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Bonnie and Clyde weapons sale creates auction furor

Bonnie and Clyde weapons

The photo of the infamous young gangster couple in love. Bonnie and Clyde weapons sale creates auction furor

Bonnie and Clyde weapons sale creates auction furor
Well known, and even legendary outlaws in American history Bonnie Elizabeth Parker and Clyde Chestnut Barrow, for a period of two years (1932 -1934) committed a series of high-profile crimes. In particular, 13 murders, and countless bank robberies during the Great Depression. However, they actually captured the imagination of Americans with an image closer to Robin Hood rather than mass murderers. Finally, this infamous young gangster couple in love, ended bad – killed on May 23, 1934 on a rural road in Bienville Parish, Louisiana. And, the guns are now expected to attract sky-high bids on September 30 at RR Auction in Amherst, New Hampshire. A Colt .38-caliber revolver and .45 caliber pistol belonging to Bonnie and Clyde will be auctioned along with personal effects including Barrow’s gold watch, a letter from his brother and Parker’s cosmetic case.

Bonnie and Clydes weapons sale

10 Karat gold 1925 Elgin pocket watch of Clyde Barrow

Clyde Barrow’s 10 Karat gold 1925 Elgin pocket watch, found on his body the morning of his death, is pictured in this undated handout photo obtained by Reuters July 13, 2012. The item is among several belonging to 1930s outlaws Bonnie and Clyde to go on auction by RR Auction September 30, 2012.

Despite their lowly deaths at the hands of Texas Rangers in 1934, Bonnie Parker and Clyde Barrow have enjoyed second lives within America’s popular imagination. Gunned down by Texas authorities after a murderous bank-robbing spree, Parker and Barrow occupied a dusty backroom of the national memory until 1967. Then a Warner Brothers feature film brought their tale of love, crime, and violence back to the nation’s attention. Written by David Newman and Robert Benton and directed by Arthur Penn, Bonnie and Clyde tells a historically based yet heavily stylized story. The story of romance and escalating violence that announced the arrival of a ‘‘New American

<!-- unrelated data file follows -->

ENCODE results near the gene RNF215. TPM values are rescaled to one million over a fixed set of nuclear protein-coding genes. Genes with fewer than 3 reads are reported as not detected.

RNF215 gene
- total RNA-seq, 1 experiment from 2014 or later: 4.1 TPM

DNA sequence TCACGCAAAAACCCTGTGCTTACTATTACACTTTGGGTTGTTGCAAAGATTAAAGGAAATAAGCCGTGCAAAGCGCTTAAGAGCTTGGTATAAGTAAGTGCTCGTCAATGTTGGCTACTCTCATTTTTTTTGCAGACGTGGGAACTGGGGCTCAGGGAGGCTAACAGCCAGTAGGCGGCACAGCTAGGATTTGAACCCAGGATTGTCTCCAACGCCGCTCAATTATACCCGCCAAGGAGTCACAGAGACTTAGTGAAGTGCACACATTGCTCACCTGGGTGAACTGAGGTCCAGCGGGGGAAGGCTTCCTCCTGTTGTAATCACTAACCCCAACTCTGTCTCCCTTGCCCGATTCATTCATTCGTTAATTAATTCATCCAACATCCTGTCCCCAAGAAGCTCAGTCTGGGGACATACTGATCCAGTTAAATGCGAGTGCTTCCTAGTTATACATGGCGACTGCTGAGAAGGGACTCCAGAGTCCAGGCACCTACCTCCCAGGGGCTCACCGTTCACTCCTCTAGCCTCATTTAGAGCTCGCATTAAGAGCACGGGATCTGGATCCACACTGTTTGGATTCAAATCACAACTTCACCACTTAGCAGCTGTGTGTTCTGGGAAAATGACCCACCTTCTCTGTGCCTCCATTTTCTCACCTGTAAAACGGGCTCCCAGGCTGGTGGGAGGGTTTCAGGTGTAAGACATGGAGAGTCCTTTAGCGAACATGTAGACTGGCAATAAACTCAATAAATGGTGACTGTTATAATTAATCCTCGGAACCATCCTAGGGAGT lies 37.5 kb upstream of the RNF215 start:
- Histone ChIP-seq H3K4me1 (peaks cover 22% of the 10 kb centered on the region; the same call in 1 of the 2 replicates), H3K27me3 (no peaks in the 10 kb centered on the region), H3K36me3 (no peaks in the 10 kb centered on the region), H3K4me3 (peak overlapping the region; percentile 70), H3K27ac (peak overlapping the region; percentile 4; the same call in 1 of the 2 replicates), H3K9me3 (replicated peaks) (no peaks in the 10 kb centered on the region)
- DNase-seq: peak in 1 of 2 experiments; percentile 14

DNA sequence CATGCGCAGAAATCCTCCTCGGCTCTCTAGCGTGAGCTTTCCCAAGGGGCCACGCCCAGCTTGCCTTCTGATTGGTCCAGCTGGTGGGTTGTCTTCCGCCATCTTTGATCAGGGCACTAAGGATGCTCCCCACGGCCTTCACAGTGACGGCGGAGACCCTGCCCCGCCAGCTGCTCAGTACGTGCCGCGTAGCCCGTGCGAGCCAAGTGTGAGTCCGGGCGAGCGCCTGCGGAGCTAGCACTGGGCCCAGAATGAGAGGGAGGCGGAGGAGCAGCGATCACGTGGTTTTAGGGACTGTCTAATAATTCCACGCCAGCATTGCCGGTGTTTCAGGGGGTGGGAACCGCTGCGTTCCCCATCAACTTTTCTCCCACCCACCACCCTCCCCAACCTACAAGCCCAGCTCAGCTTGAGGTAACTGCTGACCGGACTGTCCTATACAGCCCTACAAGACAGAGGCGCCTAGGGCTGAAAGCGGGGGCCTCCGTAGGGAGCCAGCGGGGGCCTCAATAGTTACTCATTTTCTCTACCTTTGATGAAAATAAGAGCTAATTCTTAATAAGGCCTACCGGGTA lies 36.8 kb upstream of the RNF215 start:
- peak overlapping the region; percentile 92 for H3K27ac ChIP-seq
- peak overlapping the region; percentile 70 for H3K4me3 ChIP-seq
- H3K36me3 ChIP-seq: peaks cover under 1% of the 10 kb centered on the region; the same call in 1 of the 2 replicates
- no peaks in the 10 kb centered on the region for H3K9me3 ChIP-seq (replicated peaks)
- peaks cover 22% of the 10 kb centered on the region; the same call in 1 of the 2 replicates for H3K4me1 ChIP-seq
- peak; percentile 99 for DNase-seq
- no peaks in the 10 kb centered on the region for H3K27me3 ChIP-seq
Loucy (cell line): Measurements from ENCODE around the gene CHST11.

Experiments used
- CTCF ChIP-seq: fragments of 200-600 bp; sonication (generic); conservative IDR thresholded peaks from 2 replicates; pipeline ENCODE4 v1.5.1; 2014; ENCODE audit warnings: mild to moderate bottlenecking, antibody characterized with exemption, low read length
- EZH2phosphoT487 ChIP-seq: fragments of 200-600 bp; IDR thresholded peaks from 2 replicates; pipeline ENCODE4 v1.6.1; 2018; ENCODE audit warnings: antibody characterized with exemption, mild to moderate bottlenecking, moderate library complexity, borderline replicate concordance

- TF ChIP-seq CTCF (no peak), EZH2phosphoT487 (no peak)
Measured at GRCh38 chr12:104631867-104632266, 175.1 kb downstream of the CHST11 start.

Cinema’’ obsessed with picaresque crime stories and realistic violence. A major box-office hit, the film and its sympathetic depiction of its outlaw protagonists struck a nerve on both sides of the ‘‘generation gap’’ of the late 1960s, moving some with its portrayal of strong, independent cultural rebels while infuriating others by romanticizing uncommonly vicious criminals.

Inspired by the success of John Toland’s book The Dillinger Days (1963), writers Newman and Benton distilled their screenplay from real-life events. In 1930, Bonnie Parker, a twenty-year-old unemployed waitress whose first husband had been jailed, fell in love with Clyde Barrow, a twenty-one-year-old, down-on-his-heels petty thief. In 1934, following Barrow’s parole from the Texas state penitentiary, Barrow and Parker and a growing number of accomplices set off on a peripatetic crime spree. Traveling around the countryside in a Ford V-8, the Barrow gang held up filling stations, dry-cleaners, grocery stores, and even banks in ten states in the Southwest and Midwest. In the process, they murdered—in a particularly wanton manner—between twelve and fifteen innocent people. Bonnie and Clyde’s bank robbing binge came to a violent end in May 1934, when a former Texas Ranger named Frank Hamer, along with three deputies, tricked the outlaws into a fatal ambush along a highway outside Arcadia, Louisiana.

Bonnie and Clyde weapons sale creates auction furor

Bonnie and Clyde weapons (St. James Encyclopedia of Popular Culture. Vol. 1)